Condensed Matter Physics Seminar

Thursday, April 27, 2000, 2 p.m.
Plant Sciences Building, Room 1130

Magnetism in Semiconductors

Paul Crowell

(School of Physics and Astronomy, University of Minnesota)

Abstract:  For years most of the experimental effort in magnetic semiconductors has focused on the II-VI family of materials, in which substitution of a magnetic ion for the cation leads to the enhancement of the ordinary Zeeman interaction and a correspondingly large carrier spin polarization.    This leads to a variety of interesting phenomena, including magnetic polarons, but not ferromagnetism.  The recently discovered III-V ferromagnetic semiconductor Ga1-xMnxAs is a very different system, in which the Mn ion introduces a hole as well as a magnetic moment.  The ferromagnetism is a robust phenomenon, with Curie temperatures as high as 100 K for Mn concentrations of 4%.    Magneto-circular dichroism measurements indicate that the hole population in Ga1-xMnxAs is itself strongly spin polarized.  The evolution of this two-component ferromagnetism with increasing hole concentration distinguishes Ga1-xMnxAs from a traditional RKKY system.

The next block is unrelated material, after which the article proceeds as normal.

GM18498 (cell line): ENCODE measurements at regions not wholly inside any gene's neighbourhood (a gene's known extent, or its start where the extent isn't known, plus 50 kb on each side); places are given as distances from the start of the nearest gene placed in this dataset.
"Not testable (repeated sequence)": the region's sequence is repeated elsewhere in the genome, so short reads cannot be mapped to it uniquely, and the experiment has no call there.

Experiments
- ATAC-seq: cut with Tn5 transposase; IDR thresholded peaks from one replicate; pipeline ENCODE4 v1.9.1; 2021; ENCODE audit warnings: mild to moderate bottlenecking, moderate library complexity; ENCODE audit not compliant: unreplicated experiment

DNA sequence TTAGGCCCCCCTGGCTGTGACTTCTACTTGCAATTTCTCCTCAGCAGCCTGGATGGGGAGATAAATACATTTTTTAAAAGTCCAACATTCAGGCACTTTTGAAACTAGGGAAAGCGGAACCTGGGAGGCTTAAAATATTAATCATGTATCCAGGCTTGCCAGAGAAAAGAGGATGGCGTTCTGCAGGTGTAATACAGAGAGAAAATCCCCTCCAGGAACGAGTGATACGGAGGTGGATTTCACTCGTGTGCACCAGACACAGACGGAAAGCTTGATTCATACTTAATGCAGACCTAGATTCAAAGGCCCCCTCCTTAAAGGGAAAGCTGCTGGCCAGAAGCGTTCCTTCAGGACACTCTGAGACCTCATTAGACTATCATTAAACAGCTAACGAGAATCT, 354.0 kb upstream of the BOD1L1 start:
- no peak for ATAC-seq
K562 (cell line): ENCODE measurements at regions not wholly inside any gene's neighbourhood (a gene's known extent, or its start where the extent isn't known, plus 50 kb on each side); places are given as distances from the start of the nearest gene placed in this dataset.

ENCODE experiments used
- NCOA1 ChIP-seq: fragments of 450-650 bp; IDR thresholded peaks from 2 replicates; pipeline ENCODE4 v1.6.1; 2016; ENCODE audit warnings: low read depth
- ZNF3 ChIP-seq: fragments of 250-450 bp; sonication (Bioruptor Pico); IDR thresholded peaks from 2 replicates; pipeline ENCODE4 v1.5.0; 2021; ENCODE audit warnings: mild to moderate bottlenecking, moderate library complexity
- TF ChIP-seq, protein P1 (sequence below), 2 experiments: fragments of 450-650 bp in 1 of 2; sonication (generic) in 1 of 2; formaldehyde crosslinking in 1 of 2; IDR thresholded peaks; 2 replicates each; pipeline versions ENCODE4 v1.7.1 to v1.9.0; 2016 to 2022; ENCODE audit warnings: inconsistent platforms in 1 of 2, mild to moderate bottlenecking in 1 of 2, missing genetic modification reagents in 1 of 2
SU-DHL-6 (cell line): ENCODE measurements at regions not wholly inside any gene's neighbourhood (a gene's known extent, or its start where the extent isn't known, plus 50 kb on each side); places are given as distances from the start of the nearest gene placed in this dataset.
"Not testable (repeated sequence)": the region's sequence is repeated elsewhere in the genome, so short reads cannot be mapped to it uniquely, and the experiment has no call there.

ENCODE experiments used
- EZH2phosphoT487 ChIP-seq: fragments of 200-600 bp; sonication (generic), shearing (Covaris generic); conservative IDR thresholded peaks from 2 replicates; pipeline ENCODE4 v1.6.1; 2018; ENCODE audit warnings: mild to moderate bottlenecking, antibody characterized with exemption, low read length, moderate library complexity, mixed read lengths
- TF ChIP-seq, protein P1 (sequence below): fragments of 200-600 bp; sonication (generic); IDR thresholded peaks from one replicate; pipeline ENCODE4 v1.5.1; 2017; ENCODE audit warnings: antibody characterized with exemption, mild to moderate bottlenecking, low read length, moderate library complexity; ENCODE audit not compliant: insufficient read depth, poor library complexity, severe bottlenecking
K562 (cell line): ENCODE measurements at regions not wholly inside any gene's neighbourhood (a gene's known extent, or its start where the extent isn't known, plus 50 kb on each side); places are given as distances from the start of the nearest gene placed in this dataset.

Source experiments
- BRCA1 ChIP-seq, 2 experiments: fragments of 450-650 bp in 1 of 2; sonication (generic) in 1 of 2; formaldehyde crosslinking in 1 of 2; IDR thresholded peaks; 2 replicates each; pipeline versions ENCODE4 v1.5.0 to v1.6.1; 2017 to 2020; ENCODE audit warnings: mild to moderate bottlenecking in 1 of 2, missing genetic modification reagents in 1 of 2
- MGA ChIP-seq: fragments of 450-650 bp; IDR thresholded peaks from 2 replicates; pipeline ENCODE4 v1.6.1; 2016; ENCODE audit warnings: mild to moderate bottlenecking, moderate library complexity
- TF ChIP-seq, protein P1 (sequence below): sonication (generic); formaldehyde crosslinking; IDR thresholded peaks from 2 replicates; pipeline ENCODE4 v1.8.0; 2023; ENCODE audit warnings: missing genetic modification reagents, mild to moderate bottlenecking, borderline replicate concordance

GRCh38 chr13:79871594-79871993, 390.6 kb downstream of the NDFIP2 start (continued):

Host:  Igor Zutic

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